Australian Foreign Minister Julie Bishop has pledged long-term support for Vanuatu during a visit to the Pacific nation ravaged by Tropical Cyclone Pam.
Ms Bishop, who flew in on a Royal Australian Air Force flight, toured the command centre for cyclone relief efforts in the capital Port Vila, and visited a school and hospital being rebuilt with Australian assistance.
She also met with Vanuatu’s prime minister Joe Natuman and promised on-going support.
“Australia has responded quickly to requests from the government of Vanuatu, we have sent more than 11 military planes over with equipment, lifesaving supplies, humanitarian support personnel,” she said.
Thousands of people remain homeless in the stricken country, as Vanuatu’s government coordinates relief efforts to get immediate aid to more than 60 inhabited remote islands in the archipelago.
It has begun to send out food aid and seedlings to parts of the country hit hardest by Cyclone Pam after a week of assessments and planning.
The RAAF plane carrying supplies and aid workers arrived today, and HMAS Tobruk is scheduled to arrive tomorrow to help with relief efforts, joining two black hawk helicopters that arrived yesterday.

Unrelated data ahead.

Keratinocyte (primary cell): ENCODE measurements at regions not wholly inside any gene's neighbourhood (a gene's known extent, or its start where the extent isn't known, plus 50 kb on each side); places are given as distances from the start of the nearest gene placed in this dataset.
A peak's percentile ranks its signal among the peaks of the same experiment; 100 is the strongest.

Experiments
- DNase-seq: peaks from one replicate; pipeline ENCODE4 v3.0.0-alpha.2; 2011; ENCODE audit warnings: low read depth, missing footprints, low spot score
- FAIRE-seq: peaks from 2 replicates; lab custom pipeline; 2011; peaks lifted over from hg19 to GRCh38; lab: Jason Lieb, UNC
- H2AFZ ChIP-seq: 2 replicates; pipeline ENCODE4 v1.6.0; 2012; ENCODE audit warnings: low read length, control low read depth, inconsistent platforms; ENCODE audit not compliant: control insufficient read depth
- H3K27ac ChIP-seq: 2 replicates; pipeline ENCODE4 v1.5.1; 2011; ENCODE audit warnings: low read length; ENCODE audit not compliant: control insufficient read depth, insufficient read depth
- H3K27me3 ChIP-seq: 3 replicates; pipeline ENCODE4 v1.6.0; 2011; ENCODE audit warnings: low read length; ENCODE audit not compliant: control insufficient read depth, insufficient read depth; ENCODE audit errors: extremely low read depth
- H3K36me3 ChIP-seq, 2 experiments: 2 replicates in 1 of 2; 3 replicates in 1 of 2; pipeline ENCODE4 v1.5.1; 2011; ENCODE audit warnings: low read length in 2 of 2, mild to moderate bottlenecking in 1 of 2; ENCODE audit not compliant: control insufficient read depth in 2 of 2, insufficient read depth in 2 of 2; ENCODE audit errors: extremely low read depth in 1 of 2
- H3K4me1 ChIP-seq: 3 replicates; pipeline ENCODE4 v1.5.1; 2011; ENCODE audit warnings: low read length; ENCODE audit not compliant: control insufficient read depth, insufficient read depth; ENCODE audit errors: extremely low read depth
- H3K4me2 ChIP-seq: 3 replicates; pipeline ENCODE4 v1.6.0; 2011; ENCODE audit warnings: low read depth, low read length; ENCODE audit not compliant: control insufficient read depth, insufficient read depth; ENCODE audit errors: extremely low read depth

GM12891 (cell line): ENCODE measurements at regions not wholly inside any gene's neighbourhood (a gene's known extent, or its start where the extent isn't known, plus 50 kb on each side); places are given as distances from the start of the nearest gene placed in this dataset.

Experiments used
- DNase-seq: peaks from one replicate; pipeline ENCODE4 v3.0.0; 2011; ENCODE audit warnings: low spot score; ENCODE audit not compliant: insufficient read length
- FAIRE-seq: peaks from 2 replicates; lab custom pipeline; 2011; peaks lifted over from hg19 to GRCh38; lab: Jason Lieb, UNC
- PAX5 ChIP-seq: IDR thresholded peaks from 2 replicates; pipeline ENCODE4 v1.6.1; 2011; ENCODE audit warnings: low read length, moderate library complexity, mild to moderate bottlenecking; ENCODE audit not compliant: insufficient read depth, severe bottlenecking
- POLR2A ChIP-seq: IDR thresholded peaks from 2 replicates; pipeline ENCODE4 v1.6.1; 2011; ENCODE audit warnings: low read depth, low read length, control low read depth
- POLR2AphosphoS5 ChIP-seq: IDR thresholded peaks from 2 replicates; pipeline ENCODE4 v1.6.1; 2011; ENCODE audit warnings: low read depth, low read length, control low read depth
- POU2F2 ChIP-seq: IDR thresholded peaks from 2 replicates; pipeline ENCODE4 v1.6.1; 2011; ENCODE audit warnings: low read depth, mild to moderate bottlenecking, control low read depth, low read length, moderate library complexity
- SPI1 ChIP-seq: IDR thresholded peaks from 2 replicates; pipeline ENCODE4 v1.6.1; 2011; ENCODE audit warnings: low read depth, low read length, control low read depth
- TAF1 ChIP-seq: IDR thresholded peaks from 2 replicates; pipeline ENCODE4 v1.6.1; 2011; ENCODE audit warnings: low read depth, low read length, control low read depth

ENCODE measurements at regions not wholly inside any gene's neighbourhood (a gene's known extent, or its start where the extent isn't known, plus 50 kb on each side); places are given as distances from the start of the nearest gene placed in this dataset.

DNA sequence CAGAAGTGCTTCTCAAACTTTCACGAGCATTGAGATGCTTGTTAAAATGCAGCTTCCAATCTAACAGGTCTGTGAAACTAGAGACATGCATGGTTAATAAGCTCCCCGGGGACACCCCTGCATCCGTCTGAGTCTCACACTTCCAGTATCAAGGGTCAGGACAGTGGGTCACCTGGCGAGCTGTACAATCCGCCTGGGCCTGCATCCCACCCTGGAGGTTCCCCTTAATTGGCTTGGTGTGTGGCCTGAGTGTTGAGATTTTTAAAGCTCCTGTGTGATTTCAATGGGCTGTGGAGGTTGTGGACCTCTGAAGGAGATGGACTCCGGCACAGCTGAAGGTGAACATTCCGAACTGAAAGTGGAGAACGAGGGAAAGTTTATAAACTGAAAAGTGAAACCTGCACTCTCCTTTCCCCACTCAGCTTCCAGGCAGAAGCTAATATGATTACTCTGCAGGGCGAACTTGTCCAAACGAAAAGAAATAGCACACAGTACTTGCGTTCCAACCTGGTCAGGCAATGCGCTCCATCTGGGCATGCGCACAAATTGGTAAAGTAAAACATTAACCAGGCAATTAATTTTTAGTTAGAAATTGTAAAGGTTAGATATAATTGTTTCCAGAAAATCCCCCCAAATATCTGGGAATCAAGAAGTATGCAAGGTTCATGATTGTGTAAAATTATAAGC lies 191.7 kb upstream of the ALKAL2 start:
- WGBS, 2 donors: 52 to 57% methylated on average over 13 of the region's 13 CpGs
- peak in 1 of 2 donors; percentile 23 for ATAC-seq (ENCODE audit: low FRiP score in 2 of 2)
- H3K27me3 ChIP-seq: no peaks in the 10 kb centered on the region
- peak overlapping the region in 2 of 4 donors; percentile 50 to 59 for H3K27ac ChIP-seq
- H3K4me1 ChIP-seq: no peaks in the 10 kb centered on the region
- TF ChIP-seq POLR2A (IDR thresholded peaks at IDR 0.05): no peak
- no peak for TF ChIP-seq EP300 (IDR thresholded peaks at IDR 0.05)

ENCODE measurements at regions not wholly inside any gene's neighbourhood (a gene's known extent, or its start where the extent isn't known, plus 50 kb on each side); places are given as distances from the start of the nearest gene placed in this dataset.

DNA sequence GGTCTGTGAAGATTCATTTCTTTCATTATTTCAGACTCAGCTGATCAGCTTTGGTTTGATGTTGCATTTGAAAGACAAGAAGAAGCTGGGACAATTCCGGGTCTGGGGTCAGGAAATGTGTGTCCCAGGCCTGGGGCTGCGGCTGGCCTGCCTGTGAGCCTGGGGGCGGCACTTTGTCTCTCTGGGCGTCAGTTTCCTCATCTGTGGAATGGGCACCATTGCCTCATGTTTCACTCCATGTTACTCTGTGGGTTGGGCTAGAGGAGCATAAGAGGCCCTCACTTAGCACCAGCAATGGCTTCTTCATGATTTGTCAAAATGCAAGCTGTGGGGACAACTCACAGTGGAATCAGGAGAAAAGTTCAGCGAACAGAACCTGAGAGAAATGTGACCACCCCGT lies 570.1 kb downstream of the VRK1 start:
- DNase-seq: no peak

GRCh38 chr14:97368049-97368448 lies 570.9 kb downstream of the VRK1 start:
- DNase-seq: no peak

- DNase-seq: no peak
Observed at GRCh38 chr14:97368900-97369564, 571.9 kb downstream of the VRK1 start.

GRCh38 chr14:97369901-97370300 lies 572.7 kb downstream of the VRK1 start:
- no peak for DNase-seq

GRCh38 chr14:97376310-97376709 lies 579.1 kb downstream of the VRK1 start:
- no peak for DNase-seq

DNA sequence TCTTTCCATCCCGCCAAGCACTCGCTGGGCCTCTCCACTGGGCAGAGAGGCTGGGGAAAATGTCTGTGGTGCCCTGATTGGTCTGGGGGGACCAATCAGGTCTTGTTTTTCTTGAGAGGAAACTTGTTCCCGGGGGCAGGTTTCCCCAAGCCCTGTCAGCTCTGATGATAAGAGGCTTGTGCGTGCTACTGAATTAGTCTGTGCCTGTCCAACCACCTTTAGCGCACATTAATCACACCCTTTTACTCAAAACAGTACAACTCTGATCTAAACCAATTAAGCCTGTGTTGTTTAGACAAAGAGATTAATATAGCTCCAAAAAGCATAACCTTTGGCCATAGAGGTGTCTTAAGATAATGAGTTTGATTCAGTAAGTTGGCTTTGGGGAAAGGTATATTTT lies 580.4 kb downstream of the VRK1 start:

Ms Bishop urged Australians to travel to Vanuatu once the initial crisis was over and use their tourist dollars to help rebuild the country.
She said Australia would consider helping by expanding work opportunities for Vanuatu citizens, in addition to $10 million of aid already pledged.
Ms Bishop also met with the young Australian volunteers who were out of contact for almost a week on two remote islands before consular officials found them and flew them back to Port Vila.
The head of the United Nations’ Disaster Assessment and Coordination team, Sebastian Rhodes Stampa, said there were a number of people who urgently needed food and water supplies and assistance rebuilding shelter.
“This is not something that is going to go away. This is something that is going to get more and more severe the longer it takes to reach them,” he said.
“On the plus side, the government is doing a fantastic job in assessing what the needs are.
“They’ve already started moving food, water, shelter and medicine down to the worst affected areas.”